Saturday, April 30, 2011

When and what to eat in Spain

Hey everyone,

My name is Lauren Hook, and I’ll be singing Soprano for UGA’s Chamber Choir Tour. I’ve spent a lot of time in Spain, and I wanted to post a few blog entries about my experiences before we head out. I’d like to start things off with a special on Spanish food, as I consider myself an adamant foodie. All photos are my own.

One big difference you’ll notice when we get to Spain is how many meals they have each day. So, instead of having three meals as we typically do in the US, Spain has five. There are even specific verbs to use in reference to you eating at a specific time. Think of it this way, instead of going to lunch, the verb is simply to lunch. And you don’t eat dinner, you simply dinner.

1. Desayunar

To start the day off, we have desayuno (noun) or desayunar (verb) to refer to breakfast. Breakfast in Spain is lighter than what we have in the US. No IHOPs or anything of the sort. You’ll have desayuno specials that include several items for one price, typically 2-6 euro depending on where you are and what’s included.

Some examples could be: zumo de naranja (OJ, freshly squeezed), café con leche (espresso and milk), bollería (some type of pastry, maybe a croissant), or tostadas (toasted baguette with your choice of olive oil, tomato spread, ham, and cheese). Desayuno is in general a great deal. Consequently you’ll see the tables at the local cafes packed with customers in the morning.

2. Almorzar

The second meal is almuerzo and its respective noun is almorzar. In American Spanish classes, the literal translation is lunch, but in Spain at least, I found that misleading. Almuerzo is a mid morning snack between 11 and 12 before lunch. You’ll have a café con leche and some type of bolleria.

3. Comer

The most important meal of the day is lunch – it takes the longest and you eat the most. The main verb for “to eat” is the verb used for this meal – comer. Lunch is normally held during siesta hour between 2 and 4. If you show up any later, chances are you’ll be turned away for lack of space or time. It’s not common for Spanish restaurants to have a wait-to-be seated list, so if there are no tables open, best to come back another day.

During lunch hour, you’ll see restaurants with signs outside their doors detailing their respective menú del día, or menu of the day. This is a fixed menu. One price, normally around 10 euro, includes a drink (wine is a highly recommended option), two meal courses, and a choice of coffee or dessert.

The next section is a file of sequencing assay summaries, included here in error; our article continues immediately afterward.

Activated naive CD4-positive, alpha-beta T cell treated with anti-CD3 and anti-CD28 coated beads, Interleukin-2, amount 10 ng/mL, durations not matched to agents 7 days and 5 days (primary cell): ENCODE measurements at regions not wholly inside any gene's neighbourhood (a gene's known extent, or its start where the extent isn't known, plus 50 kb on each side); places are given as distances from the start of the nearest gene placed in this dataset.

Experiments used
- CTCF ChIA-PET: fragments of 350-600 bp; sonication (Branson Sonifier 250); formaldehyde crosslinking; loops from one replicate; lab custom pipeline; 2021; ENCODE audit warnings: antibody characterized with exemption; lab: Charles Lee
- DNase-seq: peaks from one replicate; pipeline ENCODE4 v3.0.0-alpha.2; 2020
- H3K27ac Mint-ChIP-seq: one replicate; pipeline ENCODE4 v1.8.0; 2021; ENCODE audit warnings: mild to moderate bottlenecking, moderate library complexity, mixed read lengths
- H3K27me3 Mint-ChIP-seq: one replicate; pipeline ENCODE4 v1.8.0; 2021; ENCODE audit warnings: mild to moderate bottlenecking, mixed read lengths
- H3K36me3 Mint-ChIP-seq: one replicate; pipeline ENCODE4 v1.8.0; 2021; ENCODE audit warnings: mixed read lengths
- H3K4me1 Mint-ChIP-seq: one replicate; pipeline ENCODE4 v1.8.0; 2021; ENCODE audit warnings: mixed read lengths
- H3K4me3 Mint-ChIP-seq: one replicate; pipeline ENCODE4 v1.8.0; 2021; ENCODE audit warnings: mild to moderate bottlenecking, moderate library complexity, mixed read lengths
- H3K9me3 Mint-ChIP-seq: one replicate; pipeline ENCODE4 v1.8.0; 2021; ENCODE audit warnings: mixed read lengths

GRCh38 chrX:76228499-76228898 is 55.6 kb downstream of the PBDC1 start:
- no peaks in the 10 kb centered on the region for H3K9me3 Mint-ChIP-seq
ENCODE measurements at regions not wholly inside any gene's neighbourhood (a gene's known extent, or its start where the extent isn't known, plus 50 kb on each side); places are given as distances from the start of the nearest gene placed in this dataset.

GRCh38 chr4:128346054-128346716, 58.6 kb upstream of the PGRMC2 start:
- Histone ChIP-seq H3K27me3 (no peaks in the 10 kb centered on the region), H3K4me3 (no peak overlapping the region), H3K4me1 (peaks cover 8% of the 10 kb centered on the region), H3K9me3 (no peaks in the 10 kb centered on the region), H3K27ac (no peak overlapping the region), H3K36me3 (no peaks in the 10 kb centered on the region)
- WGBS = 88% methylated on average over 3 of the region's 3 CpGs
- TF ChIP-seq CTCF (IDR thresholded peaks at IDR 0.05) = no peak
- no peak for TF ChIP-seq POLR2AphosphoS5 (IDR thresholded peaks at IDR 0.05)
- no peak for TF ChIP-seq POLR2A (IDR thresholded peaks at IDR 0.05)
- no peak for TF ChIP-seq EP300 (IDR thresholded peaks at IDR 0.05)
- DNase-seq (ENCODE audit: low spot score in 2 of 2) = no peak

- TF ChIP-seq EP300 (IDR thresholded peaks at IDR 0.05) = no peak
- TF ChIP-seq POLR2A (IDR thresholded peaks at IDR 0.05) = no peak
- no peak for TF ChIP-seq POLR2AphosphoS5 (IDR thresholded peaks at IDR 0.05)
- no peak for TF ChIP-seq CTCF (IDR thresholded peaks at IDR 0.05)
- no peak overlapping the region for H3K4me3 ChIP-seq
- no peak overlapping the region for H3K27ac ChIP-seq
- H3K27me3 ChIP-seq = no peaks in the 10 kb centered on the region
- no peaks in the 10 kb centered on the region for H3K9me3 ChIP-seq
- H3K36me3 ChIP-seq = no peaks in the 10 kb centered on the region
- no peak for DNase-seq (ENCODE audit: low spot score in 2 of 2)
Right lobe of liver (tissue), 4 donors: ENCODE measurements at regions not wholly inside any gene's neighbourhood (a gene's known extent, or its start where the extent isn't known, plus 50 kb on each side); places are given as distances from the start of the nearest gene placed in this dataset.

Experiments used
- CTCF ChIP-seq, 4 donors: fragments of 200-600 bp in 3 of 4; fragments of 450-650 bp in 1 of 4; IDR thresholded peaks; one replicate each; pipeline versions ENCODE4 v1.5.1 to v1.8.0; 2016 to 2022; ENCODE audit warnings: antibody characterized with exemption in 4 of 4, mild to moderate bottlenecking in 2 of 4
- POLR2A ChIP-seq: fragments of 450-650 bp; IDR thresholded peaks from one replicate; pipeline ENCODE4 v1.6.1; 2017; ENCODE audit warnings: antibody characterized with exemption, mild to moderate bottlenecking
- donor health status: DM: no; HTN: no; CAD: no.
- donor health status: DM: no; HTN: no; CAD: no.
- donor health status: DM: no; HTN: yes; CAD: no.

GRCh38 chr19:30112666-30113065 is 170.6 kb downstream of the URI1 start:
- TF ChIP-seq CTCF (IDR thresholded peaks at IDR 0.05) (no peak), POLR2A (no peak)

But hey, if you’re on your feet all day sightseeing like crazy, try making a bocadillo, a sandwich on a baguette, with jamón serrano, chorizo, queso, or tortilla de patata, which is a Spanish omelette with potatoes and sometimes onion. Yum.

4. Merendar

Merienda is the next meal of the day (respective verb being merendar), and it’s similar to almuerzo because it’s a pre-meal snack. But in merienda’s case, we’re snacking between 5 and 7 before dinner. Have another coffee and pastry, or try one of my favorite foods in Spain: churros con chocolate.

When you think of churros you might imagine ridged, stiff, fried, cinnamon-sugar covered dough. Sure, these are great, but I’m talking about something else. Churros in Spain come in a thicker, larger varieties, sometimes referred to as porras. What you won’t see is the cinnamon. Instead, you ask for a steaming taza (cup) of hot chocolate. If you’ve never had it, Spanish hot chocolate will redefine hot chocolate for you. The Spanish version is closer in consistency to melted chocolate or pudding chocolate. It’s nothing like our watery Swiss Miss (sad if you ask me) attempts.

Just put a bit of sugar on your plate, dip a churro in the sugar, and then proceed to dip again in the chocolate. Enjoy. What’s even better is that these are normally available for breakfast too!

5. Cenar

Finally we’ve arrived to dinner. By now it’s most likely 9pm or later, and before proceeding to dance the night away (I’m not even kidding; see my next post), we should have a lighter meal, our cena (verb cenar). This is where tapas, or pinchos in the north, come in.

These dishes are small affairs – servings for individuals or a few people. Some bars insist you help yourself from what is already displayed on the bar; sometimes you can have tapas at a sit-down restaurant.

Pay 3 euro for a glass of vino tinto or vino blanco and order a few tapas to share with your friends. What’s fun about dinner is that it’s not uncommon to barhop. Get a drink and a few snacks at one place, talk for awhile, then find another lively place down the street. Continue as you see fit.

¡Qué aproveche! (Enjoy your meal)

I honestly can’t wait to taste Portugal’s culinary offerings. See you all in rehearsal!


If you want to see more photos from my travels in Spain, check out my Flickr.

1 comment:

Incantato Tours and Concerts said...

Wow Lauren, that is an amazing blog entry! Thanks so much, warmest Sandra